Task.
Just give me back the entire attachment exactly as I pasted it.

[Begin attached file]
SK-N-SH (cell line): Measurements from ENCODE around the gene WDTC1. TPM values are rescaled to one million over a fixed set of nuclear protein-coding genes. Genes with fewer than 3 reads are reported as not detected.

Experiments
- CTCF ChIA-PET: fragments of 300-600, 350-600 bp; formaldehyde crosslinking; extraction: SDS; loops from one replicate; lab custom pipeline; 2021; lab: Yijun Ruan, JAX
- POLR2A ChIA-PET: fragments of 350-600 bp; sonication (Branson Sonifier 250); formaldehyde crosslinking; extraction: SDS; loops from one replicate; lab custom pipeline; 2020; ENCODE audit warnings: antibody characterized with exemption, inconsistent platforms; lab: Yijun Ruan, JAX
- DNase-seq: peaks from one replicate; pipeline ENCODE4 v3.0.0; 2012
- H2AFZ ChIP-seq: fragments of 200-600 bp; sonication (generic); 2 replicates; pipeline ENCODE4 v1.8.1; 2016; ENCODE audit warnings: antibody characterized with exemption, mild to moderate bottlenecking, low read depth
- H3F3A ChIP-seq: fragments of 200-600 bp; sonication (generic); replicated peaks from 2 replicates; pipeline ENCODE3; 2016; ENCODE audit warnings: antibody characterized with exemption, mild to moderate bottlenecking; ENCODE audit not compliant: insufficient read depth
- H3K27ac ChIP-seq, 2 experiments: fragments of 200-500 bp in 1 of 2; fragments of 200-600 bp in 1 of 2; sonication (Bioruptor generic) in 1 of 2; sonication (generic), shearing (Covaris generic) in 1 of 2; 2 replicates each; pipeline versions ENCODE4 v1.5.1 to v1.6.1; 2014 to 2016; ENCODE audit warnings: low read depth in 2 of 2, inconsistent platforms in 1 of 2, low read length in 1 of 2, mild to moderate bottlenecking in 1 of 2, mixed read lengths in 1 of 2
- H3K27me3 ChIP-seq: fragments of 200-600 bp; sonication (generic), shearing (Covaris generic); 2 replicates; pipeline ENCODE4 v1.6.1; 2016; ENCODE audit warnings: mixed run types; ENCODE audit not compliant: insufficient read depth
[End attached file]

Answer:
SK-N-SH (cell line): Measurements from ENCODE around the gene WDTC1. TPM values are rescaled to one million over a fixed set of nuclear protein-coding genes. Genes with fewer than 3 reads are reported as not detected.

Experiments
- CTCF ChIA-PET: fragments of 300-600, 350-600 bp; formaldehyde crosslinking; extraction: SDS; loops from one replicate; lab custom pipeline; 2021; lab: Yijun Ruan, JAX
- POLR2A ChIA-PET: fragments of 350-600 bp; sonication (Branson Sonifier 250); formaldehyde crosslinking; extraction: SDS; loops from one replicate; lab custom pipeline; 2020; ENCODE audit warnings: antibody characterized with exemption, inconsistent platforms; lab: Yijun Ruan, JAX
- DNase-seq: peaks from one replicate; pipeline ENCODE4 v3.0.0; 2012
- H2AFZ ChIP-seq: fragments of 200-600 bp; sonication (generic); 2 replicates; pipeline ENCODE4 v1.8.1; 2016; ENCODE audit warnings: antibody characterized with exemption, mild to moderate bottlenecking, low read depth
- H3F3A ChIP-seq: fragments of 200-600 bp; sonication (generic); replicated peaks from 2 replicates; pipeline ENCODE3; 2016; ENCODE audit warnings: antibody characterized with exemption, mild to moderate bottlenecking; ENCODE audit not compliant: insufficient read depth
- H3K27ac ChIP-seq, 2 experiments: fragments of 200-500 bp in 1 of 2; fragments of 200-600 bp in 1 of 2; sonication (Bioruptor generic) in 1 of 2; sonication (generic), shearing (Covaris generic) in 1 of 2; 2 replicates each; pipeline versions ENCODE4 v1.5.1 to v1.6.1; 2014 to 2016; ENCODE audit warnings: low read depth in 2 of 2, inconsistent platforms in 1 of 2, low read length in 1 of 2, mild to moderate bottlenecking in 1 of 2, mixed read lengths in 1 of 2
- H3K27me3 ChIP-seq: fragments of 200-600 bp; sonication (generic), shearing (Covaris generic); 2 replicates; pipeline ENCODE4 v1.6.1; 2016; ENCODE audit warnings: mixed run types; ENCODE audit not compliant: insufficient read depth